Have your say on Moor Lane green belt proposal

In our recent FOCUS newsletter we set out details of the draft Local Plan for York that the joint administration has developed.

We are pleased that the draft plan, if approved, would see land off Moor Lane given proper Green Belt protection. This is great news, after the previous Labour administration in York proposed initially that the land be built on, and then said that it should be ‘safeguarded’ for future development.

Moor Lane field

So whilst we may have won this battle, we haven’t yet won the war. The draft Local Plan is now out for consultation, and if residents want to see the land off Moor Lane given Green Belt protection, they need to make your views known by responding to the consultation.

We now know that developers are fighting the proposed designation of this land as Green Belt – Barwood Development Securities Ltd are promoting an alternative plan that would see a staggering 1,250 homes built all the way from the railway line to the ring road roundabout. You can read more about these worrying proposals on at http://tinyurl.com/zst8bqr

This new threat makes it even more important that residents respond to the consultation to express support for the council’s draft Local Plan.

The consultation runs until 12th September, and there are lots of ways to take part:

  • You can go to www.york.gov.uk/localplan to view the Local Plan proposals and complete an online form
  • You can e-mail localplan@york.gov.uk
  • You can write to Freepost RTEG-TYYU-KLTZ, Local Plan, City of York Council, West Offices, Station Rise, York YO1 6GA
  • A special copy of the council’s ’Our City’ newsletter will also be arriving on doormats shortly, summarising the consultation information and providing a freepost response form

There will also be a drop-in exhibition at Tesco Askham Bar on Wednesday 24th August from 3pm to 7.30pm.

This consultation is about the draft Local Plan that the council is proposing, not about the Barwood proposals. It is vital that as individuals, and as a community, we express our support for the plan to give land off Moor Lane proper Green Belt protection.

Housing numbers still a guessing game… Green Belt threatened by Tory plans

Last minute policy flip tory

The final York Council meeting last week approved a Tory motion covering the vexed question of how much land should be reserved for house building over the next 20 years.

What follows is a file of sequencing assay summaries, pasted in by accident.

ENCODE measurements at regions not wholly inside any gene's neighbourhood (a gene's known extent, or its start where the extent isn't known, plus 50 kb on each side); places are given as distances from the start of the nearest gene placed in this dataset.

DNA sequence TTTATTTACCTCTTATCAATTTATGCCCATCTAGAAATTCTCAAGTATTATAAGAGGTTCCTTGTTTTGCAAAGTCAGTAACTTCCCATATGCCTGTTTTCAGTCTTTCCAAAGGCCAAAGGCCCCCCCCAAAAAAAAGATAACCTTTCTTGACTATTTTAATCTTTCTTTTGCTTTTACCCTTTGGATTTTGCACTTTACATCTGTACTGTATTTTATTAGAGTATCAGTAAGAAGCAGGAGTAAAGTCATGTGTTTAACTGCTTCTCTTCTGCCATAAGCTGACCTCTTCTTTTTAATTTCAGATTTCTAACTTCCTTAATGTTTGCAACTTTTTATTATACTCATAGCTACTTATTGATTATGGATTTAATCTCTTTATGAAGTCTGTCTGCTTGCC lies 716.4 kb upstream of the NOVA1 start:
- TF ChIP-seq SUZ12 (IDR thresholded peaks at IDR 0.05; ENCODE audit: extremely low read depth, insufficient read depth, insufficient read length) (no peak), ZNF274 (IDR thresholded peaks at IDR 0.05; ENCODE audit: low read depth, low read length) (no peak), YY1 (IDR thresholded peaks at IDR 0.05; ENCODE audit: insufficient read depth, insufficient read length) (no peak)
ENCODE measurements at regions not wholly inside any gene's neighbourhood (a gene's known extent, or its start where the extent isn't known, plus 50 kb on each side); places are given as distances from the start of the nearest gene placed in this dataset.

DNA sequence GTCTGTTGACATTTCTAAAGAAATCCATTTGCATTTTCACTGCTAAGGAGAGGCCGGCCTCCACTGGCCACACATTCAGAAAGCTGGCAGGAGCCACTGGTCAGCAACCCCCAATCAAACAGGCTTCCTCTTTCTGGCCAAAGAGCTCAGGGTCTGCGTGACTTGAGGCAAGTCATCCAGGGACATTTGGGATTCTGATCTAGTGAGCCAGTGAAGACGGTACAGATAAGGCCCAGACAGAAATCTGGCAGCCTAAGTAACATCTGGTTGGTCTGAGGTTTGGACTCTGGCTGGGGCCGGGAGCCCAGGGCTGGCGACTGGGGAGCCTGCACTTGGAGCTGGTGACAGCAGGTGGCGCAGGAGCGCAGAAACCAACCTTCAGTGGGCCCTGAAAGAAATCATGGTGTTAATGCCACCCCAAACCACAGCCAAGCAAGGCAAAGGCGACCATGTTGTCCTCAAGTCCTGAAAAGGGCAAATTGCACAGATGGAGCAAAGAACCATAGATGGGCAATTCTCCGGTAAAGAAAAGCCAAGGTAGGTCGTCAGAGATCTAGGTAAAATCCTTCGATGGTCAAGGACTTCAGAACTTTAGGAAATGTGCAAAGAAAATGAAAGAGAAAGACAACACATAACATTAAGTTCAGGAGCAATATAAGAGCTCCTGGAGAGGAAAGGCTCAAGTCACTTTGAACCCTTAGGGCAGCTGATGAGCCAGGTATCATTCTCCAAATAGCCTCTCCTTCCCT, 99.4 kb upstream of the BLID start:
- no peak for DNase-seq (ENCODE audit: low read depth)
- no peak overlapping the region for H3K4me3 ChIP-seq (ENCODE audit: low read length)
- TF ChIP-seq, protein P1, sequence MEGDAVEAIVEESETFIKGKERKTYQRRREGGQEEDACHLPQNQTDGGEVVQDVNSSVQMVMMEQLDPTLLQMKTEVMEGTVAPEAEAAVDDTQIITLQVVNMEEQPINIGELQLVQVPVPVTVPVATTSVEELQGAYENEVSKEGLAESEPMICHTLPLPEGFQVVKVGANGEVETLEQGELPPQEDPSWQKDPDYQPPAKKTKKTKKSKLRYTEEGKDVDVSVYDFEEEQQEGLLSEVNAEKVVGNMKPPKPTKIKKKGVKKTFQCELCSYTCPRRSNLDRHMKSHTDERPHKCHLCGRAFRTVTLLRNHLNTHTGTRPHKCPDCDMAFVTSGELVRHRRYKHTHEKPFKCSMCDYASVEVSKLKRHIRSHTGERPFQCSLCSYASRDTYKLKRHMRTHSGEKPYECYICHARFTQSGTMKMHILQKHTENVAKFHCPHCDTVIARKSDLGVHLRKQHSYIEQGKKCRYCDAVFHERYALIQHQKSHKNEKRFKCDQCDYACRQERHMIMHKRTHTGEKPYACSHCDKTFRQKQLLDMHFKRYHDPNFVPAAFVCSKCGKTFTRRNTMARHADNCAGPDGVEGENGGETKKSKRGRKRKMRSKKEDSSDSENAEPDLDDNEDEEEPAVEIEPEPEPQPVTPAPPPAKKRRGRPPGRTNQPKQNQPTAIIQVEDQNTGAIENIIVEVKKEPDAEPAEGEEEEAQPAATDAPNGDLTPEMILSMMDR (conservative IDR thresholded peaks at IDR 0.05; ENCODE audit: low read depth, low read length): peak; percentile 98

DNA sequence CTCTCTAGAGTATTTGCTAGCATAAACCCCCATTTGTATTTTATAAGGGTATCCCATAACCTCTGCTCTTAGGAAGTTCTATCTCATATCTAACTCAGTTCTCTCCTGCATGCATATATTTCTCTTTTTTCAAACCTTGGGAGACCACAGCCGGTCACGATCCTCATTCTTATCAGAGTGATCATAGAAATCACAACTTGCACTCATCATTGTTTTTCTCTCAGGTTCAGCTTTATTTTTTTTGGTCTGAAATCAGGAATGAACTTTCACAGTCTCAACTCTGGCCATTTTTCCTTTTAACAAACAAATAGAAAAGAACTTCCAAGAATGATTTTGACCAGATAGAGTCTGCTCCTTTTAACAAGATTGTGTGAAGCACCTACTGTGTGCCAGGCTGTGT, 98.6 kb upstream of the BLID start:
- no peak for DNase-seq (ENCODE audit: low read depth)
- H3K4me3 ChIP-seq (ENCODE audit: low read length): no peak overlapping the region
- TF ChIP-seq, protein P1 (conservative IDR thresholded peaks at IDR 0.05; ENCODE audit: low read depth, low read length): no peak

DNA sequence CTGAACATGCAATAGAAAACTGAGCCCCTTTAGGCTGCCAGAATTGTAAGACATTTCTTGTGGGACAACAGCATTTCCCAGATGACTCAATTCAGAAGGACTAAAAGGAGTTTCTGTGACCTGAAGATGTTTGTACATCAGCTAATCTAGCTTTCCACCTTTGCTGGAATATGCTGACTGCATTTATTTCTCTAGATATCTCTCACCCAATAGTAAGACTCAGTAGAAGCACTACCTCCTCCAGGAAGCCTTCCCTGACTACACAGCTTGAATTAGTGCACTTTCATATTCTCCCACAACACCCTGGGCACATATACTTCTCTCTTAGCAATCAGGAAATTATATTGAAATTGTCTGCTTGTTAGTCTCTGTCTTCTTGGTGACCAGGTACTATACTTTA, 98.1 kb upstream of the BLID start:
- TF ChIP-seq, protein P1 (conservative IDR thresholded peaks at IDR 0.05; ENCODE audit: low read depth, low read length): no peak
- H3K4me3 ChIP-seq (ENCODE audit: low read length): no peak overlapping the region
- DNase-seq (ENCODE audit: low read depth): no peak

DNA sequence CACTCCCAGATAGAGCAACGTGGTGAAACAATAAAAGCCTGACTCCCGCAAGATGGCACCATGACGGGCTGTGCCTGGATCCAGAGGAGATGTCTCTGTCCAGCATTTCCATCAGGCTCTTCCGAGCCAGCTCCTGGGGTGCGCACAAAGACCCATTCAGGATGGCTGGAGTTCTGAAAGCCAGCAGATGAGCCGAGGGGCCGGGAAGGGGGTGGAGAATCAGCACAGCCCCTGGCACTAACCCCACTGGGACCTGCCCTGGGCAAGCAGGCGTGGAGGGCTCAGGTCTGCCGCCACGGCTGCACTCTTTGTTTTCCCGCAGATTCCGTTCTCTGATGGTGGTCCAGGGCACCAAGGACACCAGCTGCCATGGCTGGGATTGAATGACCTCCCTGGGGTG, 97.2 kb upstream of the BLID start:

There have been many different house building predictions floated over the last four years.

The final decision of the Liberal Democrat led Council was to approve a Council Plan allocating space for 575 additional homes a year.  These would all have been built on sites which either already had planning permission or on “brownfield” previously developed sites. The Plan assumed that 10% of sites would be “windfalls” – sites like the former Press building which unexpectedly became available for residential development.

That Plan was later jettisoned by a new Labour administration that by 2012 had come up with a figure of between 1200 and 1400 homes per year. This was far beyond the natural growth of the City (homes for existing York residents) with 80% of the 40,000 new homes likely to be occupied by inward migrants.

Most of the homes were to have been built on Green Belt land.

Big City small

It led to a public outcry with residents launching an “Our City, not Big City” campaign.

Eventually in October 2014 the Labour Leadership was forced to resign and their Draft Local Plan numbers were abandoned.

However the new Council to be elected on May 7th will need to adopt a new Local Plan. With the latest  ONS figures painting a very different picture of housing need in the City, the Conservatives were right to say that much lower house building numbers were now justified.

However their web site paints a confused picture.

click to enlarge

click to enlarge

On it they talk about a need to build 830 additional homes per year. That amounts to 16,600 additional houses during the next 20 years, and means the City would expand in size by 21% by 2035. Over 50% of the new homes would be likely to be occupied by inward migrants.

It appears that some Councillors have misunderstood the latest ONS population projections.

The latest figures say that York would have a natural population growth of 19,000 people between 2014 and 2030. This generates a demand for 540 extra homes each year.